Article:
Post Date: October 4, 2013
(Main Justice op-ed by Mary Price) — Those of us who chafe at the power over sentencing that mandatory minimums cede to prosecutors were nevertheless heartened when Attorney General Eric Holder announced in a speech to the American Bar Association (ABA) in August that he was directing prosecutors to avoid triggering drug mandatory minimum sentences in certain cases.
Holder told his audience that the Department of Justice (DOJ) will do its part to reserve severe mandatory minimum penalties for serious, high-level, and violent drug offenders. Such sentences for nonviolent and lower-level drug offenders, he argued, do little to protect the public or advance the aims of sentencing. Avoiding mandatory minimums, he said, which contribute to bloated prison costs and siphon funding from other DOJ priorities, will help the DOJ use its shrinking criminal justice dollars productively.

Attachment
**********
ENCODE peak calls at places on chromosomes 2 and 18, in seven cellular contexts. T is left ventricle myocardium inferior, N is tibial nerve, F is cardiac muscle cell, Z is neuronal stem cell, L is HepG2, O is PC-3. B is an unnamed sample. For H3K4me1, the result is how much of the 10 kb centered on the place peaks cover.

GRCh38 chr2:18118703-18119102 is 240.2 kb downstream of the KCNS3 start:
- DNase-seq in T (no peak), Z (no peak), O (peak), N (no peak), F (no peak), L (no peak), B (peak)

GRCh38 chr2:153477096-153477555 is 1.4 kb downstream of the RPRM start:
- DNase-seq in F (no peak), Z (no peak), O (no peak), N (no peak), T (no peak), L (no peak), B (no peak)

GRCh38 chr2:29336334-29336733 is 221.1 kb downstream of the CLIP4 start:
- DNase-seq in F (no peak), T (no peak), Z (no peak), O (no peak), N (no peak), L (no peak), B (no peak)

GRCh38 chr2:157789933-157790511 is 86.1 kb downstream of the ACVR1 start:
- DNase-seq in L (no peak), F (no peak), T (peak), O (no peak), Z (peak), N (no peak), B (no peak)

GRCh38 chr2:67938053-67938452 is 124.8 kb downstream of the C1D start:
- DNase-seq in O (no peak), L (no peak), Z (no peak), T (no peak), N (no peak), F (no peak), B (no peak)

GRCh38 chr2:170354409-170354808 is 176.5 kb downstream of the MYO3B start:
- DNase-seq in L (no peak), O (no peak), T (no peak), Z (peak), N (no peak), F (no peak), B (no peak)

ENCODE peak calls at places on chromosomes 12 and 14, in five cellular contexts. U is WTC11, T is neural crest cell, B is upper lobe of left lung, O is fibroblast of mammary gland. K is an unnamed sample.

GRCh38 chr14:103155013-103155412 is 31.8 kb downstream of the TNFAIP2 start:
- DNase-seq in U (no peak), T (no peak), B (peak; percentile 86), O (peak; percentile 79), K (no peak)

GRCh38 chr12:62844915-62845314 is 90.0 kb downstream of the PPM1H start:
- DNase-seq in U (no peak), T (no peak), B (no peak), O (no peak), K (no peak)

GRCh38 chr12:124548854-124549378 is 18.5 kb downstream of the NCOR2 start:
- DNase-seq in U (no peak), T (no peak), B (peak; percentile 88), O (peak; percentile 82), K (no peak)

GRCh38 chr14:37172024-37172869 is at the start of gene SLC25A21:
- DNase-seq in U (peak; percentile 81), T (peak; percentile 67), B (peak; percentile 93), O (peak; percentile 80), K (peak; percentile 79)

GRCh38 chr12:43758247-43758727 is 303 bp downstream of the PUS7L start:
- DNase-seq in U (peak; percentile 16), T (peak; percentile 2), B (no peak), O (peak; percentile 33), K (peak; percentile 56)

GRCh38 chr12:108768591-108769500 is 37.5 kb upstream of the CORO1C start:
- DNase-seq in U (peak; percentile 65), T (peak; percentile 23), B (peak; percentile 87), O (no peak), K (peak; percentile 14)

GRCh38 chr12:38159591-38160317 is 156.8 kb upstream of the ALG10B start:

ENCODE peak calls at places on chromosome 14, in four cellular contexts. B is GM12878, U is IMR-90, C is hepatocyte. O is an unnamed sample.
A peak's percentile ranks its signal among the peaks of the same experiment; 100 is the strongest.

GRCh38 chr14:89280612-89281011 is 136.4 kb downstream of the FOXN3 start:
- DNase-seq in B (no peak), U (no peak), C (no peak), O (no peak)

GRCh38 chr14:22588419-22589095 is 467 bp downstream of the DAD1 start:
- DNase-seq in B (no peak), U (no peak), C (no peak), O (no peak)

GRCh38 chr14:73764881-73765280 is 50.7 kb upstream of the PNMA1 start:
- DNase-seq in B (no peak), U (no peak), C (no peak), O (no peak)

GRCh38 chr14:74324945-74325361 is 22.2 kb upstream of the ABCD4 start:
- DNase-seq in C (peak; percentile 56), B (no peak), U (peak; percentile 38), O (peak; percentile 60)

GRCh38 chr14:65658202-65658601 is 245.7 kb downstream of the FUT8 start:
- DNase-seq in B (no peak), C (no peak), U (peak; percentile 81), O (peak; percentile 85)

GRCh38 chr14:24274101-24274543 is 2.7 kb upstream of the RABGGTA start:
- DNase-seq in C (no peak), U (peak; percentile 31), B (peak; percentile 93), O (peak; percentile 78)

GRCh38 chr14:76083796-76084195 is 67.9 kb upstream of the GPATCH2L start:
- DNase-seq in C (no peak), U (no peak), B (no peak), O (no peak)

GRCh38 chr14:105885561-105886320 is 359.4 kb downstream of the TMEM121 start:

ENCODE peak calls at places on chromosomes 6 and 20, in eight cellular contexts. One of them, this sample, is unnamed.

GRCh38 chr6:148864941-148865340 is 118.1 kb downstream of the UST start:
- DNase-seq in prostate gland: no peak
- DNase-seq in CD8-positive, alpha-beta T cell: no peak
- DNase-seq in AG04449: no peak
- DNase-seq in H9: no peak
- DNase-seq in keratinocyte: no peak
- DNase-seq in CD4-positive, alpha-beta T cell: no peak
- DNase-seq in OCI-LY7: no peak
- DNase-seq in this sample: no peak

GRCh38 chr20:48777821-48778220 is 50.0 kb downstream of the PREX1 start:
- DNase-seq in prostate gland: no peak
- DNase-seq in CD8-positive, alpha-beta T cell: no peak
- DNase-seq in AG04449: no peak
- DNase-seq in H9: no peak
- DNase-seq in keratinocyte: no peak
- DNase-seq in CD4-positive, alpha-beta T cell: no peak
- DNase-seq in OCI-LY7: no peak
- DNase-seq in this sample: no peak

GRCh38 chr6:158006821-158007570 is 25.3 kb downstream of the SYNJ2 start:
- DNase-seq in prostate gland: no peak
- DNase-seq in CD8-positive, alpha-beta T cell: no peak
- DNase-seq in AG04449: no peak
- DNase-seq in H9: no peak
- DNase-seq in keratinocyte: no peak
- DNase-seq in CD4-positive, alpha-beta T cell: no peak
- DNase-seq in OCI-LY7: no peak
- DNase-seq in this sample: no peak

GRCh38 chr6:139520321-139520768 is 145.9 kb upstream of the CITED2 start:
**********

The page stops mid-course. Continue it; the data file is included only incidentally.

Undoubtedly, fewer people will be sentenced to mandatory minimums. Instead, in Holder’s words, they will “be charged with offenses for which the accompanying sentences are better suited to their individual conduct, rather than excessive prison terms more appropriate for violent criminals or drug kingpins.” Read more